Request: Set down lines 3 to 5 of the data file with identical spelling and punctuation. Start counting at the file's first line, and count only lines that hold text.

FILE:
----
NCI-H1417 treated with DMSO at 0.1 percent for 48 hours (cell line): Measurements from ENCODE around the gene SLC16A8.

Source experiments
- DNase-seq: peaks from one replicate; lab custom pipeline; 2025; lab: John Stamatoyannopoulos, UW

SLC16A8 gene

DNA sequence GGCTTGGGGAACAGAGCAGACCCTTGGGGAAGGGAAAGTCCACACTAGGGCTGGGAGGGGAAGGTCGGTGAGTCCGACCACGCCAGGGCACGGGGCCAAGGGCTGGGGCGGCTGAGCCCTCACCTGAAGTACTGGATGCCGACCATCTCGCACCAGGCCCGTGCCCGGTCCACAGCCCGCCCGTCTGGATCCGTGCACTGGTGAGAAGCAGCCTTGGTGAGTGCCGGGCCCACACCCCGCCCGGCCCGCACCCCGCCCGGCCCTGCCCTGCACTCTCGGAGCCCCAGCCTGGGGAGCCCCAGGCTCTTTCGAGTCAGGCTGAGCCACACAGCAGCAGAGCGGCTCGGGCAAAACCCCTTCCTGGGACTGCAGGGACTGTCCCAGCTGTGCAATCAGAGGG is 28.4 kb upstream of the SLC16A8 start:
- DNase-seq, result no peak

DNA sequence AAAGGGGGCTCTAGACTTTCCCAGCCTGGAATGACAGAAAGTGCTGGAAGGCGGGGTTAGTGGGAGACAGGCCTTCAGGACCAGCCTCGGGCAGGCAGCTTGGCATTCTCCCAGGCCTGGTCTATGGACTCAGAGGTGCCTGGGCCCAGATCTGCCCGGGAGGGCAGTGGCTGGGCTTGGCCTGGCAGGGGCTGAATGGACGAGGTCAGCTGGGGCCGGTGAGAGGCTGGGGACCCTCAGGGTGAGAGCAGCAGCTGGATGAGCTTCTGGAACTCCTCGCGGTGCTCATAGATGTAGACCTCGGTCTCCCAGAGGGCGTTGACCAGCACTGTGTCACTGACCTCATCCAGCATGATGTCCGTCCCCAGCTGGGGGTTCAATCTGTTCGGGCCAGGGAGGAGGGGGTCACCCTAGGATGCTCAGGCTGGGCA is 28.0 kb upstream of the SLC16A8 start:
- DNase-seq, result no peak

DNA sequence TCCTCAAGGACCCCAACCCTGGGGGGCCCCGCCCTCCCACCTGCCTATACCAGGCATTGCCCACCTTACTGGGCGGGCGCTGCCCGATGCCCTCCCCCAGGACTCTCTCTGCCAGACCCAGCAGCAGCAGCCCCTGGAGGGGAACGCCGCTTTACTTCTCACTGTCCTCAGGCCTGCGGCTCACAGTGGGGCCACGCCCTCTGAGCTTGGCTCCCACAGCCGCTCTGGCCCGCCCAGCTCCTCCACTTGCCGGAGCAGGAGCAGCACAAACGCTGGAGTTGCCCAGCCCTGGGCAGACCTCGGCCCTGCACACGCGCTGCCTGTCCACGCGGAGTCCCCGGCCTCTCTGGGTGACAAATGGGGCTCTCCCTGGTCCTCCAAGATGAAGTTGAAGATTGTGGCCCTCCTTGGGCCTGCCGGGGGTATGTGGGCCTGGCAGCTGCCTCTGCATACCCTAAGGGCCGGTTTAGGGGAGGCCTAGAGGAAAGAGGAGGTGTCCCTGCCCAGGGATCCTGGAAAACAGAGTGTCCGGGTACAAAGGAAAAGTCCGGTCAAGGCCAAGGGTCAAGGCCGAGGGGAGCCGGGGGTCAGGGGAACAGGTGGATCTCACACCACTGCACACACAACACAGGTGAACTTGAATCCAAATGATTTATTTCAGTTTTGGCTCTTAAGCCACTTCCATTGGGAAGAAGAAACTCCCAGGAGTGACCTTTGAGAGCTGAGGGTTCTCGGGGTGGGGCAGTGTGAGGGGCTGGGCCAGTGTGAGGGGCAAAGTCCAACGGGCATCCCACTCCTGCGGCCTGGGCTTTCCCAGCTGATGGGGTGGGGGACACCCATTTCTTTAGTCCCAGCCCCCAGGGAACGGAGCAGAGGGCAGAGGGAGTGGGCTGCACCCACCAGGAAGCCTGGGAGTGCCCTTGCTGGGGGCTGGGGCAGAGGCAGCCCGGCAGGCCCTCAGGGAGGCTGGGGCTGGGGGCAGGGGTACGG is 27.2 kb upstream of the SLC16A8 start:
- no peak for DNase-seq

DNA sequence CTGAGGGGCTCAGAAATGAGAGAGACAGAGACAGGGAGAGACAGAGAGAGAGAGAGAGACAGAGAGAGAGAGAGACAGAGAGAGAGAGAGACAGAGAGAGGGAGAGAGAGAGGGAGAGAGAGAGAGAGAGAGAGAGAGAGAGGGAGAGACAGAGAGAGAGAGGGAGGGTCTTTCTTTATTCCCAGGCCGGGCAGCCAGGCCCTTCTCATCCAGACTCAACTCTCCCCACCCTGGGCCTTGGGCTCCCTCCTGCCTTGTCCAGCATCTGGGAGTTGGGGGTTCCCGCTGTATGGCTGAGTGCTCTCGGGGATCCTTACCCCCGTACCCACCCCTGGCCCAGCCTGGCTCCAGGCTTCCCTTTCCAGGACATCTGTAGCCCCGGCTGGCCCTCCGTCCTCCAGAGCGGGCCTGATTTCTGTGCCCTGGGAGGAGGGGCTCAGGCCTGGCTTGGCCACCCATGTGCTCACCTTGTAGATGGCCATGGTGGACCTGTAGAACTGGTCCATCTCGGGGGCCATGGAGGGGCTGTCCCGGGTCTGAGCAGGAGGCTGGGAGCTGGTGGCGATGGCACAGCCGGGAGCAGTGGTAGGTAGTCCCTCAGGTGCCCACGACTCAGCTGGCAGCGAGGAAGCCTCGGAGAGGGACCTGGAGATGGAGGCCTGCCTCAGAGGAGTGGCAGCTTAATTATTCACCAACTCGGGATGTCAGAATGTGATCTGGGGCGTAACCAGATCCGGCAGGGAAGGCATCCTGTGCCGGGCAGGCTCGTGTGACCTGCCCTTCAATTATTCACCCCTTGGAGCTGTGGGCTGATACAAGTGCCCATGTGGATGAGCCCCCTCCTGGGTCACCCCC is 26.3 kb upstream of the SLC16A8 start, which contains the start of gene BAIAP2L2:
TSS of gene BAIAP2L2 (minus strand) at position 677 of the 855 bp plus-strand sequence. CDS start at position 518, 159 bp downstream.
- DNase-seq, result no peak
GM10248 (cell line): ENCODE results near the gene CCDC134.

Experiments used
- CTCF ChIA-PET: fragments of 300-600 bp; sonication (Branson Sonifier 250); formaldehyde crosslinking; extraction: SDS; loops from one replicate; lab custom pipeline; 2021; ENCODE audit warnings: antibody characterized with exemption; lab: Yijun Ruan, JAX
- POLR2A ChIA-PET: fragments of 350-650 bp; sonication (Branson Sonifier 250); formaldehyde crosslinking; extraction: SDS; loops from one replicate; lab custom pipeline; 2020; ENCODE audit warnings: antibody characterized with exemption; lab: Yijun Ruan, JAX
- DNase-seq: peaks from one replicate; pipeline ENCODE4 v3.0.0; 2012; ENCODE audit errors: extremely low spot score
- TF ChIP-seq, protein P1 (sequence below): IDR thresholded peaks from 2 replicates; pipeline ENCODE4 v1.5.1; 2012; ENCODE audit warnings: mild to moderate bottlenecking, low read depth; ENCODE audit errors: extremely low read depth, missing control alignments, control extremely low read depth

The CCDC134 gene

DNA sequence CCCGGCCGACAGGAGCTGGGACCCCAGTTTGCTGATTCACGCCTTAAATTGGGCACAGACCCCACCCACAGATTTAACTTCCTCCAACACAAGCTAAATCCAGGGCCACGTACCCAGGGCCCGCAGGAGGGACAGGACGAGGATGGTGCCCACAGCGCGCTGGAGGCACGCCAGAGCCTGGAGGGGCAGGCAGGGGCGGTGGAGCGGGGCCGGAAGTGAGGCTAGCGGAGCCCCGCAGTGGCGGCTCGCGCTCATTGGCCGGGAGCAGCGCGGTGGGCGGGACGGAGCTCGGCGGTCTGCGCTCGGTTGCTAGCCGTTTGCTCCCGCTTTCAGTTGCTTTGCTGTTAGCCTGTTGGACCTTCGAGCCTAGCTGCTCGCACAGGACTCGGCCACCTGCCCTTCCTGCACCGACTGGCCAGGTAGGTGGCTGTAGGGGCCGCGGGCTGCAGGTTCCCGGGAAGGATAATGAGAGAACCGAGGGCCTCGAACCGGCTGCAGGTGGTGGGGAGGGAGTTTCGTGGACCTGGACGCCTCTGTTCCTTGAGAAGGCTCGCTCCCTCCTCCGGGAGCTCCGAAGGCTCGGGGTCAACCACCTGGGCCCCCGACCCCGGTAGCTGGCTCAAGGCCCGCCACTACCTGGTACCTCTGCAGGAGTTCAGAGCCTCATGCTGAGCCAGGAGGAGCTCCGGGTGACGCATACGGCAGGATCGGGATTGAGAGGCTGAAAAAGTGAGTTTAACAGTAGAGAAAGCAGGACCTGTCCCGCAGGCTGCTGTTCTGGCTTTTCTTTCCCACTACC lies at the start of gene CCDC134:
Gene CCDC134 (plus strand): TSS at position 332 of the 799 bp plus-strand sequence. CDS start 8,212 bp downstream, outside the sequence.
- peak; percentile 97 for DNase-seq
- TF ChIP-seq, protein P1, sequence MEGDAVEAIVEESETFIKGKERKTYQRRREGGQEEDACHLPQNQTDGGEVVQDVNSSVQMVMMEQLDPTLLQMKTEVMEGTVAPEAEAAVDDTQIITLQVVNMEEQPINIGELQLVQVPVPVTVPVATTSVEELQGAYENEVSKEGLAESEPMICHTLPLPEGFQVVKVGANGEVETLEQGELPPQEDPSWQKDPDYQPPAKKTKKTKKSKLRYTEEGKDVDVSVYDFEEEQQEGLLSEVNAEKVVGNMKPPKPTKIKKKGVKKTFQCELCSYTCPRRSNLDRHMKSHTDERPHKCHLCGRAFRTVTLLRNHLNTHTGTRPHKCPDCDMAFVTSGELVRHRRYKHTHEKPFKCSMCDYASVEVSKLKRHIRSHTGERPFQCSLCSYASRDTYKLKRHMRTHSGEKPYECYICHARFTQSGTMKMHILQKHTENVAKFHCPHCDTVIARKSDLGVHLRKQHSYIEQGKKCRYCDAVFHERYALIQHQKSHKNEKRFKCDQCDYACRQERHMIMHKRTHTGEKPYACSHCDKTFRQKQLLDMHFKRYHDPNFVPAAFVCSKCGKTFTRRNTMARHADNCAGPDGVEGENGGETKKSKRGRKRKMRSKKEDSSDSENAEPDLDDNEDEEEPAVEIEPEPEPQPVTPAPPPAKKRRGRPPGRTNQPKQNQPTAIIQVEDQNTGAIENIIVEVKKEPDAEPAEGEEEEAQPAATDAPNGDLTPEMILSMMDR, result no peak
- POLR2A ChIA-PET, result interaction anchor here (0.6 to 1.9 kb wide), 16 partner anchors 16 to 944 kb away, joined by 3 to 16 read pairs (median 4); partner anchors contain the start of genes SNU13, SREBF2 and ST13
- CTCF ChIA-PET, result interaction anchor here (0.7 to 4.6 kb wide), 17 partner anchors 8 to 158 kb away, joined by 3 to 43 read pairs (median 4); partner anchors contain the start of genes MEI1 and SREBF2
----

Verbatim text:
- DNase-seq: peaks from one replicate; lab custom pipeline; 2025; lab: John Stamatoyannopoulos, UW

SLC16A8 gene

DNA sequence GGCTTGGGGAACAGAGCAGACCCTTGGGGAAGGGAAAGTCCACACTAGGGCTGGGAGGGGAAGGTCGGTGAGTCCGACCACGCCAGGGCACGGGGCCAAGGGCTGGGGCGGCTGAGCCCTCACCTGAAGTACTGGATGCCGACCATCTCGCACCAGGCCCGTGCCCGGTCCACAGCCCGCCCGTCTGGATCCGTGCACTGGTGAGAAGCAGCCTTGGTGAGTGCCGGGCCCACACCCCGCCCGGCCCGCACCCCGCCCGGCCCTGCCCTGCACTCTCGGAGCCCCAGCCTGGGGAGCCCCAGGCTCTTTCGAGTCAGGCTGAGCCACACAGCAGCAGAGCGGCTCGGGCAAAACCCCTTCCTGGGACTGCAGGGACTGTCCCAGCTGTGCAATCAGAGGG is 28.4 kb upstream of the SLC16A8 start: